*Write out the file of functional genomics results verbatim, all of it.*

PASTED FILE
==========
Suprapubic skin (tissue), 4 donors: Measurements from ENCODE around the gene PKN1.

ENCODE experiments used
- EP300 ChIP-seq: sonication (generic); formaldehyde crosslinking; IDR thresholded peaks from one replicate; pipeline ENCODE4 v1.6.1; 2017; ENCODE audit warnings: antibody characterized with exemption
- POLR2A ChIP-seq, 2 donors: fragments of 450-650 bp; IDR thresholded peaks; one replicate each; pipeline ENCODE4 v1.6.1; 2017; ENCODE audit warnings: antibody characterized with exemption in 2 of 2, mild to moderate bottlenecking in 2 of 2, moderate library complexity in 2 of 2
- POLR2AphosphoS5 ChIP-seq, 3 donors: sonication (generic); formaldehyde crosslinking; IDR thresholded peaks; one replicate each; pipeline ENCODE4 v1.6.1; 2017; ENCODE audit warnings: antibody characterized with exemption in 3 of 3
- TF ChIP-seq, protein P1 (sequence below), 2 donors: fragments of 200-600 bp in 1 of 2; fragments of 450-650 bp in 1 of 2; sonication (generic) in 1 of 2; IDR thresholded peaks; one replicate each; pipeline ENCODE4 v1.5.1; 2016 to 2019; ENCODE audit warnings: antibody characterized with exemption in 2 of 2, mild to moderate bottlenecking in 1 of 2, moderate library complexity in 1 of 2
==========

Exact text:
Suprapubic skin (tissue), 4 donors: Measurements from ENCODE around the gene PKN1.

ENCODE experiments used
- EP300 ChIP-seq: sonication (generic); formaldehyde crosslinking; IDR thresholded peaks from one replicate; pipeline ENCODE4 v1.6.1; 2017; ENCODE audit warnings: antibody characterized with exemption
- POLR2A ChIP-seq, 2 donors: fragments of 450-650 bp; IDR thresholded peaks; one replicate each; pipeline ENCODE4 v1.6.1; 2017; ENCODE audit warnings: antibody characterized with exemption in 2 of 2, mild to moderate bottlenecking in 2 of 2, moderate library complexity in 2 of 2
- POLR2AphosphoS5 ChIP-seq, 3 donors: sonication (generic); formaldehyde crosslinking; IDR thresholded peaks; one replicate each; pipeline ENCODE4 v1.6.1; 2017; ENCODE audit warnings: antibody characterized with exemption in 3 of 3
- TF ChIP-seq, protein P1 (sequence below), 2 donors: fragments of 200-600 bp in 1 of 2; fragments of 450-650 bp in 1 of 2; sonication (generic) in 1 of 2; IDR thresholded peaks; one replicate each; pipeline ENCODE4 v1.5.1; 2016 to 2019; ENCODE audit warnings: antibody characterized with exemption in 2 of 2, mild to moderate bottlenecking in 1 of 2, moderate library complexity in 1 of 2